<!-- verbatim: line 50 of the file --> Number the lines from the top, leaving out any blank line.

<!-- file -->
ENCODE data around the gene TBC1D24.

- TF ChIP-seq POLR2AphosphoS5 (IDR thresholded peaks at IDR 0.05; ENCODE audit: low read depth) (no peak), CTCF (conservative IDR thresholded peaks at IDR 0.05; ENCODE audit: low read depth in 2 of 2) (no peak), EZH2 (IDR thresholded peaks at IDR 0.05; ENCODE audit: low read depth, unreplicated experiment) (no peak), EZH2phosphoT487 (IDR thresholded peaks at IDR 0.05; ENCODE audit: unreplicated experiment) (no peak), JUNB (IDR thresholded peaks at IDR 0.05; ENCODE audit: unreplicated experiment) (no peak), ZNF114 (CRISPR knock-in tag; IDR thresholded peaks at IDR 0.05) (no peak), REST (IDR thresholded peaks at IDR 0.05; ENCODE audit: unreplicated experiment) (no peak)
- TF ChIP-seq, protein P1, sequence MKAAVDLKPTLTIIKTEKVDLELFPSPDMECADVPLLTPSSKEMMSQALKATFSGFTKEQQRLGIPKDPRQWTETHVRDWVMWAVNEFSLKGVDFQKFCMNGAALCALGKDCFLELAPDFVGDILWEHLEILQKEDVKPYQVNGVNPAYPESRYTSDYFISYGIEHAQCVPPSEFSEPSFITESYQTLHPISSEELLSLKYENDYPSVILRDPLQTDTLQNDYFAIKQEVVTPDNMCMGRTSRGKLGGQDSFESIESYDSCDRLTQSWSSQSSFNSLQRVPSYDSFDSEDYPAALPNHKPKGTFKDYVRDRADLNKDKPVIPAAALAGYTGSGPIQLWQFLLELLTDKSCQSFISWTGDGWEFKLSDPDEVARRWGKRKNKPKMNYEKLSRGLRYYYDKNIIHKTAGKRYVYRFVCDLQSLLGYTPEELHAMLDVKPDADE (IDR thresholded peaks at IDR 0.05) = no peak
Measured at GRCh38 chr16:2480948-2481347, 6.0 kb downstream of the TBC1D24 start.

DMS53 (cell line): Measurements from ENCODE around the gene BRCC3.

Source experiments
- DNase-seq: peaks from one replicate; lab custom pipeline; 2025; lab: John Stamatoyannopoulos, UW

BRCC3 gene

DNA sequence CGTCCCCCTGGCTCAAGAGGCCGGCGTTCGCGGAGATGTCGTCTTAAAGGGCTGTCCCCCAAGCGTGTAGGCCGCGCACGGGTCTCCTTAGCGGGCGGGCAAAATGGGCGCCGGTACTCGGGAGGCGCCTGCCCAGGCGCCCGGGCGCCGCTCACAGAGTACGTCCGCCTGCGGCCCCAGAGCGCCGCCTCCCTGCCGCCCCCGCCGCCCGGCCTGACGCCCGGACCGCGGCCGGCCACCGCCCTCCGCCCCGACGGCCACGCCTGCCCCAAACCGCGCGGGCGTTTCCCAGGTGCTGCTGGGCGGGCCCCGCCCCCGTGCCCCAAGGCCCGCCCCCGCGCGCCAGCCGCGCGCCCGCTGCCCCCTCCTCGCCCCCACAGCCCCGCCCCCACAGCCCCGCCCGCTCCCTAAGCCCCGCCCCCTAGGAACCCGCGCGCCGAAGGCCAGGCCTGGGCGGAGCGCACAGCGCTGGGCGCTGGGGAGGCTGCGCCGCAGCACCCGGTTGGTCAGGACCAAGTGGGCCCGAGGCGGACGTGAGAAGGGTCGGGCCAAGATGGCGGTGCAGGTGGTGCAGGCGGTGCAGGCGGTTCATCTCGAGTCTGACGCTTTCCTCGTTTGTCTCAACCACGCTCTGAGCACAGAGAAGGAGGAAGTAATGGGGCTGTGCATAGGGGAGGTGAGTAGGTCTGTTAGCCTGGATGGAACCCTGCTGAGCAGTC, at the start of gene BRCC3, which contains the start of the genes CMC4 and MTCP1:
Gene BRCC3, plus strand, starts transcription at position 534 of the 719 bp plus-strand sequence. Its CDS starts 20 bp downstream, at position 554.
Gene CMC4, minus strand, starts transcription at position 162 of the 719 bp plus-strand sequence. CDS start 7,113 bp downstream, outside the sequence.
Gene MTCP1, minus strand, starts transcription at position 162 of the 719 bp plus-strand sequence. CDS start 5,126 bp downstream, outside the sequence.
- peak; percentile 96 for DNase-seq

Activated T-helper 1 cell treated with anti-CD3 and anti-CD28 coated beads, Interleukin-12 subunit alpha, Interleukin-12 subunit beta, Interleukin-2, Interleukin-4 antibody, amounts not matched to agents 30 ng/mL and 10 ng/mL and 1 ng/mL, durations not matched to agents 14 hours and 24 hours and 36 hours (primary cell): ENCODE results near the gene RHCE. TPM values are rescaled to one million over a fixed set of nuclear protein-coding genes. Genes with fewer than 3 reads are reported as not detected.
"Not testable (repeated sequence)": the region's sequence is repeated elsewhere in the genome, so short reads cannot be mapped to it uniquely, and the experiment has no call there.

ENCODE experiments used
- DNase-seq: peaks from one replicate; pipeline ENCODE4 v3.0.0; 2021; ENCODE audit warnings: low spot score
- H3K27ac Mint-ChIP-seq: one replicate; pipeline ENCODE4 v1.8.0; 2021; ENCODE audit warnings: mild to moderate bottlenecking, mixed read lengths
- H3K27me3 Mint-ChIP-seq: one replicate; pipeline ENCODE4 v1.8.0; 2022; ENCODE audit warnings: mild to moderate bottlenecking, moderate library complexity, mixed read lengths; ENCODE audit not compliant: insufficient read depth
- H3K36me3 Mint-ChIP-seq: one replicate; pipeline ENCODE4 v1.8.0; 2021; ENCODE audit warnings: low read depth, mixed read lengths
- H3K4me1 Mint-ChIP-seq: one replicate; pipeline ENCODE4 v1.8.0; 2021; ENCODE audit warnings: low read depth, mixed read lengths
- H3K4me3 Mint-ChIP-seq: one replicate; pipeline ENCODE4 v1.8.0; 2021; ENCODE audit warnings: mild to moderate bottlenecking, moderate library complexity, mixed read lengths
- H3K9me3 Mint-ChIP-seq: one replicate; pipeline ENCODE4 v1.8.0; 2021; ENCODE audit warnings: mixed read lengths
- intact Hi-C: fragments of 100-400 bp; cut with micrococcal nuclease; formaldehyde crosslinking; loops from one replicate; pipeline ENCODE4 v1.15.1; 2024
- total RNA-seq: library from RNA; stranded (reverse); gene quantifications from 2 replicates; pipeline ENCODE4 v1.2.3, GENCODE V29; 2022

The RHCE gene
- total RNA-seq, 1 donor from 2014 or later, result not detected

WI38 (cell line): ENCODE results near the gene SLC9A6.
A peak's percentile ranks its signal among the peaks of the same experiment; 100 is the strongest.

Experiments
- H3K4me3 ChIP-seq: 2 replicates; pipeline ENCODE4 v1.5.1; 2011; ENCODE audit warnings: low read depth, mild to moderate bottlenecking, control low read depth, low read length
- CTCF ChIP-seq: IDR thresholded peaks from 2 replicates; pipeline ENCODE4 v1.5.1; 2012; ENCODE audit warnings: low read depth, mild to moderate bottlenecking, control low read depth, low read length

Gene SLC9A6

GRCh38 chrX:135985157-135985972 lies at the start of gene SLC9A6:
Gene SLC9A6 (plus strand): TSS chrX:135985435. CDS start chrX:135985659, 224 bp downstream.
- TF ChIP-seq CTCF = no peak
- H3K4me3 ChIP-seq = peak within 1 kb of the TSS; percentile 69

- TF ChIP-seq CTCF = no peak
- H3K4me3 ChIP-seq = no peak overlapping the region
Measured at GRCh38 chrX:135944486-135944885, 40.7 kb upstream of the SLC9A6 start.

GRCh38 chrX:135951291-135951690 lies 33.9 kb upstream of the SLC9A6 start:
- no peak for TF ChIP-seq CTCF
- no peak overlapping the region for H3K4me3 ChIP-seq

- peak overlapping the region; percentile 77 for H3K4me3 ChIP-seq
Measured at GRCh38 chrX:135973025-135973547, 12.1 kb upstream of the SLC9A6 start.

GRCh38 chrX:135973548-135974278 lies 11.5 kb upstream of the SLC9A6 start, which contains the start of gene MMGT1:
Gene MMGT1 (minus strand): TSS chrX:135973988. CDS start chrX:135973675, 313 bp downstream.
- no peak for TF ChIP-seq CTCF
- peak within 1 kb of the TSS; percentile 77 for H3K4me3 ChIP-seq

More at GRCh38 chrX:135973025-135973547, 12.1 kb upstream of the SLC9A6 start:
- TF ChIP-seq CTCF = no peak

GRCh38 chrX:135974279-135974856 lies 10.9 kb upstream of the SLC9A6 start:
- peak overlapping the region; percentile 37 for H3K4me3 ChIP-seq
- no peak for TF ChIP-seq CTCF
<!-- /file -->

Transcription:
More at GRCh38 chrX:135973025-135973547, 12.1 kb upstream of the SLC9A6 start: